As many of you know, I am from the great city of Chicago. Many folks tell me “you can take the kid out of Chicago; but you can’t take Chicago out of the kid.” I always thought that was a compliment of sorts since I really still have great fondness for my hometown.
Recently, of course, I have really found myself dodging a few remarks about Chicago’s political leaders – both local and national. The remarks and the leaders who provoke them have made me less proud to speak about the Chicago I know and love.
A few weeks ago, however, one of my personal heroes, himself a proud Chicagoan, took hold of the bully pulpit that is rightfully his and spoke to the issues better than anyone I’ve ever heard. That hero, of course, is his eminence Cardinal Francis George, the Archbishop of Chicago. I am providing you with a little of his blog from two weeks ago and encourage you to follow the link to the complete entry. He makes the point in his usual clear and concise style. It is a “teachable moment” that I am happy to share with you.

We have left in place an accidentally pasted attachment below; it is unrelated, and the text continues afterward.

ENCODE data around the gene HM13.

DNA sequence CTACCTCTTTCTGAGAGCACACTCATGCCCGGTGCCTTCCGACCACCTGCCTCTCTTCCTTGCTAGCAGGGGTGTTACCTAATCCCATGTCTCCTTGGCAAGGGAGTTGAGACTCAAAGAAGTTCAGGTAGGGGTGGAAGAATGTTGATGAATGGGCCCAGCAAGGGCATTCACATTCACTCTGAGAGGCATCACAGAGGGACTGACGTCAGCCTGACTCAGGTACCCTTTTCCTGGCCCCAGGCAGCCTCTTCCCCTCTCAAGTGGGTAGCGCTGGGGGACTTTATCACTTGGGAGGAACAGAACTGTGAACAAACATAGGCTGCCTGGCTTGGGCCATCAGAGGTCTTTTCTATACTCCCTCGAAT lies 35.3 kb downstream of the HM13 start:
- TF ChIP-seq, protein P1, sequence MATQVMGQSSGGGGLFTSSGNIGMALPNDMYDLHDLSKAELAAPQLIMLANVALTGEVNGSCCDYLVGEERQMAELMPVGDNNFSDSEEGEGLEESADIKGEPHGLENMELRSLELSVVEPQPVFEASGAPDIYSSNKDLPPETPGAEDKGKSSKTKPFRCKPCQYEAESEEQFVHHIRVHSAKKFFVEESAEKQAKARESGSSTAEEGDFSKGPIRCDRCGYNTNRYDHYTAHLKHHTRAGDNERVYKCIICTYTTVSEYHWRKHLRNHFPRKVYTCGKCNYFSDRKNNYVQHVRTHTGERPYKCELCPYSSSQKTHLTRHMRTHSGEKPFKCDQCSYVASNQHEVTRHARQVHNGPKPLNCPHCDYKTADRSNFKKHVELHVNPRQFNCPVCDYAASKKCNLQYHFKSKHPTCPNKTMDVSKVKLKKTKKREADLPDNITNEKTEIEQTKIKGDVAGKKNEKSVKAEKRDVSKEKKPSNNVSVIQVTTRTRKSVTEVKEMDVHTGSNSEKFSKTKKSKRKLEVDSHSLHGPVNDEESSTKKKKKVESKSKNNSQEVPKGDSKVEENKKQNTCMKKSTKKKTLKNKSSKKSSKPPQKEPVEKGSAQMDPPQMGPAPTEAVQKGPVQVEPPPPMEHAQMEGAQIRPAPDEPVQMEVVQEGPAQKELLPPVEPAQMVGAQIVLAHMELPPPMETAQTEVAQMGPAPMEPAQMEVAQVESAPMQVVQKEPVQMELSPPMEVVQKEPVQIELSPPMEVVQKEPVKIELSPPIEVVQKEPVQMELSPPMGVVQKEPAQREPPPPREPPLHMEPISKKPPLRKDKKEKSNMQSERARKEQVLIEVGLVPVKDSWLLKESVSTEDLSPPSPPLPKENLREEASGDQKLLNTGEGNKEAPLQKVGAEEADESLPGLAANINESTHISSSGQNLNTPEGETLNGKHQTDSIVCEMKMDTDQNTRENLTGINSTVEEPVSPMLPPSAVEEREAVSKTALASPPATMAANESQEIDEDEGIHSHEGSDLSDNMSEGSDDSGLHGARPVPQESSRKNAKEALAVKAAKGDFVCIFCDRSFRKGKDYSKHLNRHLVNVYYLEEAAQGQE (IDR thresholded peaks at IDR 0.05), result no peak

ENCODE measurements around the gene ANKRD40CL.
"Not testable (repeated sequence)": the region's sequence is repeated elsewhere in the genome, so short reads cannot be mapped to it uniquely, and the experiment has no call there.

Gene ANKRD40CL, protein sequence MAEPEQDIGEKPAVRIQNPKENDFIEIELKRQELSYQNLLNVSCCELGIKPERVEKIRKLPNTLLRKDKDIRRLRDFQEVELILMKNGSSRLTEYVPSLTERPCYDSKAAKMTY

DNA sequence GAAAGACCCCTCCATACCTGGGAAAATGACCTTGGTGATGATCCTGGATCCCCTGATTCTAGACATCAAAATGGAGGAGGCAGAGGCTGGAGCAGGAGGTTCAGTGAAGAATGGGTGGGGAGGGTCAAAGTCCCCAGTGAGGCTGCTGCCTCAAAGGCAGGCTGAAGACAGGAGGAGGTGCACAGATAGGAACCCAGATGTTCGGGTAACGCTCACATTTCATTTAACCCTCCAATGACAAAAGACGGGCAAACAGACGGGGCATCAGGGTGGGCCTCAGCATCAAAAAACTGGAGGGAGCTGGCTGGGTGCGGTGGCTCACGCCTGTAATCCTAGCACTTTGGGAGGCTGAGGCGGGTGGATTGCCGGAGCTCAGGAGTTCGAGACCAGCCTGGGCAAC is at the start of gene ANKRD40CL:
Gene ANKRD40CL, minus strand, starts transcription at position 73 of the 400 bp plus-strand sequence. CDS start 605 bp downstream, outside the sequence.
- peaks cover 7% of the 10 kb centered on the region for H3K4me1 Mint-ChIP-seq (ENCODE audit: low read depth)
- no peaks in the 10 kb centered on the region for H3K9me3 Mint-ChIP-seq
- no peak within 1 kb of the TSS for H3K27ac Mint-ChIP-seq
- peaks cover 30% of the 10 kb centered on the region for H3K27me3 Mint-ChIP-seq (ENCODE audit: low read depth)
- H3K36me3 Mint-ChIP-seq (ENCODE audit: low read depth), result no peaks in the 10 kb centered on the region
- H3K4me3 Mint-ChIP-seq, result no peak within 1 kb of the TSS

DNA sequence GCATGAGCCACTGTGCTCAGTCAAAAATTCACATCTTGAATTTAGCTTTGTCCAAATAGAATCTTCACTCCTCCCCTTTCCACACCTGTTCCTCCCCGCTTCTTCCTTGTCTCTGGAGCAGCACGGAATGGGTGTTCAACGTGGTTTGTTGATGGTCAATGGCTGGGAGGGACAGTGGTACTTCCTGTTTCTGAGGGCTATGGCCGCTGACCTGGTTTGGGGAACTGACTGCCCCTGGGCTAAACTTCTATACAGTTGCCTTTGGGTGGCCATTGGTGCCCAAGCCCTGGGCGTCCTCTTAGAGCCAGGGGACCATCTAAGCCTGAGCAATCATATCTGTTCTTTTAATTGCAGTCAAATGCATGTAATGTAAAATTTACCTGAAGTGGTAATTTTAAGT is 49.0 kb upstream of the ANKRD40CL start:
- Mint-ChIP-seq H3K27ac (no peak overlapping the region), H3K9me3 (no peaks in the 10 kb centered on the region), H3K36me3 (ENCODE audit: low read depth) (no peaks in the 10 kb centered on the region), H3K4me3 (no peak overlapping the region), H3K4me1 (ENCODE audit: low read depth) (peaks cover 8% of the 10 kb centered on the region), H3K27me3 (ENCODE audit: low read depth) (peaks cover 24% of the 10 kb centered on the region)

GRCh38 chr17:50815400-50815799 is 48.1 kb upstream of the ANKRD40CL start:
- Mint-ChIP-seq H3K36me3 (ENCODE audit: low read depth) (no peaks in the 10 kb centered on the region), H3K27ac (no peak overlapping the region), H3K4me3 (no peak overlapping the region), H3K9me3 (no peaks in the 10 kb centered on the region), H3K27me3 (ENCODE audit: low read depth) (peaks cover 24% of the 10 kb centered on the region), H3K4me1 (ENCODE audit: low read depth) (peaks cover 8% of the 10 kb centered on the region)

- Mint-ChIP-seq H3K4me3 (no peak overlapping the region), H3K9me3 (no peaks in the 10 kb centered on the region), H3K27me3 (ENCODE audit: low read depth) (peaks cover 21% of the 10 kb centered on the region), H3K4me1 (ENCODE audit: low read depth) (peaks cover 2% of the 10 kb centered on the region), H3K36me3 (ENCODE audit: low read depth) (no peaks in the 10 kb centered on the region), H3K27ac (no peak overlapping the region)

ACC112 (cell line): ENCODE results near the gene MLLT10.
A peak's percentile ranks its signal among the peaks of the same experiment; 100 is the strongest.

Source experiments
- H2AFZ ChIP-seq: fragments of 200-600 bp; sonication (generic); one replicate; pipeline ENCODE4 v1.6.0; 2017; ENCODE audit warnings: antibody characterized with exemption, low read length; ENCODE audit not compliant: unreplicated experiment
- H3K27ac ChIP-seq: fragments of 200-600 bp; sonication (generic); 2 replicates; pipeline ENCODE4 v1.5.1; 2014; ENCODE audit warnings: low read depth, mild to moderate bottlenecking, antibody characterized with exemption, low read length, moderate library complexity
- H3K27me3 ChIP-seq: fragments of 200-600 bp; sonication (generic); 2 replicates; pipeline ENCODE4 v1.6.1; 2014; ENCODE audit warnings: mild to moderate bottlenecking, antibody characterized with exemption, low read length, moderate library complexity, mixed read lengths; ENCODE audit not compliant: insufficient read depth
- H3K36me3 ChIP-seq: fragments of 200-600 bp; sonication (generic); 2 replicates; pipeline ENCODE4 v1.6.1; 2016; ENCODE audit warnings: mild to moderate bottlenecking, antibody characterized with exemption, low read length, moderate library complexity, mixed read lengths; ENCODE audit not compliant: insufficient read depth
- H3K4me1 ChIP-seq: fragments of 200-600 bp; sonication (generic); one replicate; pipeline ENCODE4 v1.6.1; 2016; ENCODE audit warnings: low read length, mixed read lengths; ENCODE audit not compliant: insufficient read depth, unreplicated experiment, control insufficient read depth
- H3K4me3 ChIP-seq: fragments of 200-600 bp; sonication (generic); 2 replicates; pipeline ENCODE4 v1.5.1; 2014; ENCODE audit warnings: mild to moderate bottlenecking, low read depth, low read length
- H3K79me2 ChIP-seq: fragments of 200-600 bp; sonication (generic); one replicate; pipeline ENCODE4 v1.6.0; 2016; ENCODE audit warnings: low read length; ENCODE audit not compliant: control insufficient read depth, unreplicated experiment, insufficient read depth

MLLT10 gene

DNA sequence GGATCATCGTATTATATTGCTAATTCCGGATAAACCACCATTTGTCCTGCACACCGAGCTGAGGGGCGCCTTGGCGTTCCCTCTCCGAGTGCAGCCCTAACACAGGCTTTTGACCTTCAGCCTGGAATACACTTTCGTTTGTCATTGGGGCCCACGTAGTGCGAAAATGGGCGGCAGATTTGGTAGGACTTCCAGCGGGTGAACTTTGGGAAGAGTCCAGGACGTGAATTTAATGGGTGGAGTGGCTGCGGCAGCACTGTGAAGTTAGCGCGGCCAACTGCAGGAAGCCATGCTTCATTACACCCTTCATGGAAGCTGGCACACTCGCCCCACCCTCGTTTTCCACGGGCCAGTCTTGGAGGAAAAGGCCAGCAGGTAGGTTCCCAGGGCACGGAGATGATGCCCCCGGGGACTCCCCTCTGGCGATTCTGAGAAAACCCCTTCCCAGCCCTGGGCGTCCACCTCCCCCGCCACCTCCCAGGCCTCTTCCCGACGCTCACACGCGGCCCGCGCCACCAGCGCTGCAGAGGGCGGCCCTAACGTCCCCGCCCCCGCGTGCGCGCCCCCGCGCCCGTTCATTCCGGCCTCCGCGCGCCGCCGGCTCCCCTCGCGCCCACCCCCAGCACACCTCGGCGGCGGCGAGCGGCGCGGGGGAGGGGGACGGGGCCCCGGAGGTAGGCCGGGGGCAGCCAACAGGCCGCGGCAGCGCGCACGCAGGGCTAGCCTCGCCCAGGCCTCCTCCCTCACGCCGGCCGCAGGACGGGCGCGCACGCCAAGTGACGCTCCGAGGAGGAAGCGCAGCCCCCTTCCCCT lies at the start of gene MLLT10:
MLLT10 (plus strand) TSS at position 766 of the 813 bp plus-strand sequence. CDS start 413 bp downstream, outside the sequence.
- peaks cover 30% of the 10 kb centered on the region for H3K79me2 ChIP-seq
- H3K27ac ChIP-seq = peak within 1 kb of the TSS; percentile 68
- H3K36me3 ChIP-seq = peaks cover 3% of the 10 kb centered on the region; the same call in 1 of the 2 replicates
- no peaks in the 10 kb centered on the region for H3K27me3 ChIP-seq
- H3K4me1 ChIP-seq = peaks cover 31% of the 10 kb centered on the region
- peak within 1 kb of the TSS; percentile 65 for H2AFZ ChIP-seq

Recent comments by those who administer our city seem to assume that the city government can decide for everyone what are the “values” that must be held by citizens of Chicago. I was born and raised here, and my understanding of being a Chicagoan never included submitting my value system to the government for approval. Must those whose personal values do not conform to those of the government of the day move from the city? Is the City Council going to set up a “Council Committee on Un-Chicagoan Activities” and call those of us who are suspect to appear before it? I would have argued a few days ago that I believe such a move is, if I can borrow a phrase, “un-Chicagoan.”
The value in question is espousal of “gender-free marriage.” Approval of state-sponsored homosexual unions has very quickly become a litmus test for bigotry; and espousing the understanding of marriage that has prevailed among all peoples throughout human history is now, supposedly, outside the American consensus. Are Americans so exceptional that we are free to define “marriage” (or other institutions we did not invent) at will? What are we re-defining?
For the rest of the Cardinal’s blog entry, follow this link:
…and I’ll see you at Sunday Mass.